Wednesday, March 4, 2015

Breaking down Wednesday’s I-405 emergency closure

Pavement on southbound I-405 in Renton had been repaired
multiple times but needed a permanent fix.
 by Mike Allende

What started as a fairly routine maintenance call early Wednesday morning, March 4, turned into a bigger issue for our maintenance staff and commuters on Interstate 405.

Here’s what happened:
  • Our maintenance crew became aware that concrete on a bridge deck that had received several temporary repairs on southbound I-405 near the State Route 169 on-ramp in Renton was in imminent danger of falling apart, creating a serious hazard to drivers and requiring immediate repair.
  • Upon beginning the repair and digging into the concrete, it became clear that the damage was more extensive than originally thought, covering a greater area of the road.
  • The dry weather and low traffic volume presented an opportunity to make a permanent fix to the bridge deck and adjacent expansion joint. The feeling was that the work could be completed prior to the morning commute.
WSDOT maintenance crews discovered more damage than
originally expected in the course of repairing the pavement.
Repairing roadways and expansion joints isn’t easy. Our crew had to make precise cuts into the roadway, clear out all the old material deep into the roadway, make the repairs and then cover it back up. This repair job had a few challenges.
  • The location. Had the damage been in an outside lane, our crew could have closed just one lane, using the shoulder to move around. But it was in the center of three lanes, requiring a second lane to be closed to keep our workers safe as they moved around.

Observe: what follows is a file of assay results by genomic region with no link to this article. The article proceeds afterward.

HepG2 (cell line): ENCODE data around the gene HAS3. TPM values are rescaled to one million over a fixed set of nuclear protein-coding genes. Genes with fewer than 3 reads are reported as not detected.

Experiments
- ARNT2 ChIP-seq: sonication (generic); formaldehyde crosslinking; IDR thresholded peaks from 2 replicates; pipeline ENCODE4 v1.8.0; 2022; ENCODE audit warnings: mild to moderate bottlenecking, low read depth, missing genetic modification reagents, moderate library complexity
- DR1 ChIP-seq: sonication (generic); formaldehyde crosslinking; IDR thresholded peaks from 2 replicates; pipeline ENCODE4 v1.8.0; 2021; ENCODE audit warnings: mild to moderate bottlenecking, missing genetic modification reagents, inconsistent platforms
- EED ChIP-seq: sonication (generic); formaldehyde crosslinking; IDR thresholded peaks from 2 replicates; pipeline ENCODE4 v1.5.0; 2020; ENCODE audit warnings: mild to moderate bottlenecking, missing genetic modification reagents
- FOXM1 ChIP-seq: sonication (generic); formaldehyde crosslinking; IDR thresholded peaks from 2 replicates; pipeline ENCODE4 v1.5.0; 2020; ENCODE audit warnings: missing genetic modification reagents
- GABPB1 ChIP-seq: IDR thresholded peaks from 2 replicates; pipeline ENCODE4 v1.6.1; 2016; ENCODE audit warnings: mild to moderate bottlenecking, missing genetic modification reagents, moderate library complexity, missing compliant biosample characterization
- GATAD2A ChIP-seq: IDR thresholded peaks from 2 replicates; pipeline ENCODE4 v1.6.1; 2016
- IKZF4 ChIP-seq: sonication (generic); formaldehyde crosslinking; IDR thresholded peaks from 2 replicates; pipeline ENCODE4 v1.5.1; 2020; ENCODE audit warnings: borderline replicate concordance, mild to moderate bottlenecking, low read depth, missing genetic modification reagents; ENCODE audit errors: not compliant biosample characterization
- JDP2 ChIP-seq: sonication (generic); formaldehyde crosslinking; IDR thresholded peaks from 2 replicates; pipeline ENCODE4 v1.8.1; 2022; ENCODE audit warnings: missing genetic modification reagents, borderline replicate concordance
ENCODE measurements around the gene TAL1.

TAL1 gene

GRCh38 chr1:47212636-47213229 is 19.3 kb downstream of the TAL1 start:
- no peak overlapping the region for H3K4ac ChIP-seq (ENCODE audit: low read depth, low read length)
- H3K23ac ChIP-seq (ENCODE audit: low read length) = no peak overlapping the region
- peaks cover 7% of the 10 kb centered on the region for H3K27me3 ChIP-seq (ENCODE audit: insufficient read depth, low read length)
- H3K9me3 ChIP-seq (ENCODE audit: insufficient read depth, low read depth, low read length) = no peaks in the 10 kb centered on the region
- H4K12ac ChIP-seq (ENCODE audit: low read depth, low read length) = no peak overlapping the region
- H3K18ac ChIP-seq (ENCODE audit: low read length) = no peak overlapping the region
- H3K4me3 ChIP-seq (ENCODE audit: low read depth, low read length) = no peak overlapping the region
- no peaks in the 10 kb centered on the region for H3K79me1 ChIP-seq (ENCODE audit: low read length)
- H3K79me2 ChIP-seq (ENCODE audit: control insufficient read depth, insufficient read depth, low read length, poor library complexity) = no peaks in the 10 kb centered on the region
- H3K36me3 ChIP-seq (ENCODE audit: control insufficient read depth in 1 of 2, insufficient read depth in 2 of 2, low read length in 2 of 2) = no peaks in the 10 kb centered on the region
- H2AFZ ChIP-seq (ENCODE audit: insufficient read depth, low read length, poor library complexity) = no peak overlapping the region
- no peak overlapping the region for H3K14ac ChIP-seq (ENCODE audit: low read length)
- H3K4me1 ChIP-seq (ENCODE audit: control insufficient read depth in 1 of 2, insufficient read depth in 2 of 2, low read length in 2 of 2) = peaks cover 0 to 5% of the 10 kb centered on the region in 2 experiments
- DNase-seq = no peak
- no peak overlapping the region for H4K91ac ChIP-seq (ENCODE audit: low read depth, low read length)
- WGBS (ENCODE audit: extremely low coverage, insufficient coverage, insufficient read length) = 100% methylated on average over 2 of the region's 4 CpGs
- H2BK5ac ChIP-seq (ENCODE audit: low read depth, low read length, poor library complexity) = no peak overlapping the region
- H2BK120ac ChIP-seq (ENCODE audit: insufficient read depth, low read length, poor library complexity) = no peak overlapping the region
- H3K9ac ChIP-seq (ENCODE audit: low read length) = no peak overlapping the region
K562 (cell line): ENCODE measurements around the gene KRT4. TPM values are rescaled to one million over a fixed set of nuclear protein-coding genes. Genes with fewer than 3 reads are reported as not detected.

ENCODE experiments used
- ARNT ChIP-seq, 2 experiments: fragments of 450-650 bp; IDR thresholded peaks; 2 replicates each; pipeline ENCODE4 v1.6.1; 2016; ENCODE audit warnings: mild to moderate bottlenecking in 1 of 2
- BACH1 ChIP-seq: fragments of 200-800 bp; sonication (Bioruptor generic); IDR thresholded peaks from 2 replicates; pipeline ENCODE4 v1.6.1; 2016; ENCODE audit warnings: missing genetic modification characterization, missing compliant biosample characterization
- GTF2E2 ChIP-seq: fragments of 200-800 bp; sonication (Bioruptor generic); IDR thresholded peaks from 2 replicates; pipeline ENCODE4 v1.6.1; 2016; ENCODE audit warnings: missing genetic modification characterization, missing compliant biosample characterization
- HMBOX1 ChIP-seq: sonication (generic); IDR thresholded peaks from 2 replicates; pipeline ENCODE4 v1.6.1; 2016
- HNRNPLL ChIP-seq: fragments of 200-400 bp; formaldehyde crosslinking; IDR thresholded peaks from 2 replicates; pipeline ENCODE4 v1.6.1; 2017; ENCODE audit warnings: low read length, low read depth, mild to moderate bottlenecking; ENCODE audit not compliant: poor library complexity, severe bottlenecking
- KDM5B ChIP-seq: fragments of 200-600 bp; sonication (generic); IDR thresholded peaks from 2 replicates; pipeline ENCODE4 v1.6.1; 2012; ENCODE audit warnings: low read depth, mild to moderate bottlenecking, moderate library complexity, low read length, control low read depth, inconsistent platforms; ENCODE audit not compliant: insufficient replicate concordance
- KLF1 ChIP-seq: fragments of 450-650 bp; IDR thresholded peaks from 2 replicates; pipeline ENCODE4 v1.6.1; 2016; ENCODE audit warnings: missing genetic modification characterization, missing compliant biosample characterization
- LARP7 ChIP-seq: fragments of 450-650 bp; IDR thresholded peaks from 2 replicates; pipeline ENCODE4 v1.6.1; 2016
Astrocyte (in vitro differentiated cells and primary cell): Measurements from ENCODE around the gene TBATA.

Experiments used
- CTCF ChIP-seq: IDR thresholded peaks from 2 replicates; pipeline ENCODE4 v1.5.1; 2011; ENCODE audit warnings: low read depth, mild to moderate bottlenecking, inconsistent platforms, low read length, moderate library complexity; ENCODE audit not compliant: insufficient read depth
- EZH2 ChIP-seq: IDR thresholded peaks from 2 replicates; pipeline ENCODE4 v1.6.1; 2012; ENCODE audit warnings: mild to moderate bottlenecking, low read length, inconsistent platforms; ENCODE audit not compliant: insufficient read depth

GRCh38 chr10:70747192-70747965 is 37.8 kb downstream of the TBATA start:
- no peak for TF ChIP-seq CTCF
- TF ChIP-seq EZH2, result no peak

• The temperature. It was cold, with temps in the upper 20s and low 30s. This made it harder for the highway material to set. Our crew felt they’d have enough time but the curing took longer than expected. They tried to heat the area to move the process along but it didn’t work, so they needed to wait until it was firm enough for vehicles to drive over.

Crews heated the repair area to try to help the material to set,
but cold weather still slowed the process.
The permanent repair should give drivers a much
smoother and safer drive through the area.
Our communications staff and traffic management crew went to work alerting commuters and the media of the situation to encourage people to use alternate routes but still, an 8-mile backup formed before all lanes cleared at about 7:30 a.m.

There’s never a good time to close lanes on state highways and as we typically do, we’ll evaluate this closure to see what we can learn to better assess the size of repairs, weather conditions and locations. Our crews did an excellent job of getting the roadway repaired and making the area safe for drivers.

Unfortunately, we can’t promise that lane closures for emergency maintenance work won’t happen again. Our highways are old, in many cases 40-to-60-years-old, and like anything that age, things begin to fail (learn more about our infrastructure challenges in our Gray Notebook). We do our best to plan projects ahead of time to make those repairs, because while it’s still an inconvenience for drivers, we can at least let the public know in advance what to expect so they can plan around it.

Sometimes, though, we encounter a situation that is hazardous for drivers and must be closed as quickly as possible until we can make it safe. That’s always our top priority, because while we never like to see people stuck in traffic, we would trade that for ensuring that people get where they need to go safely.

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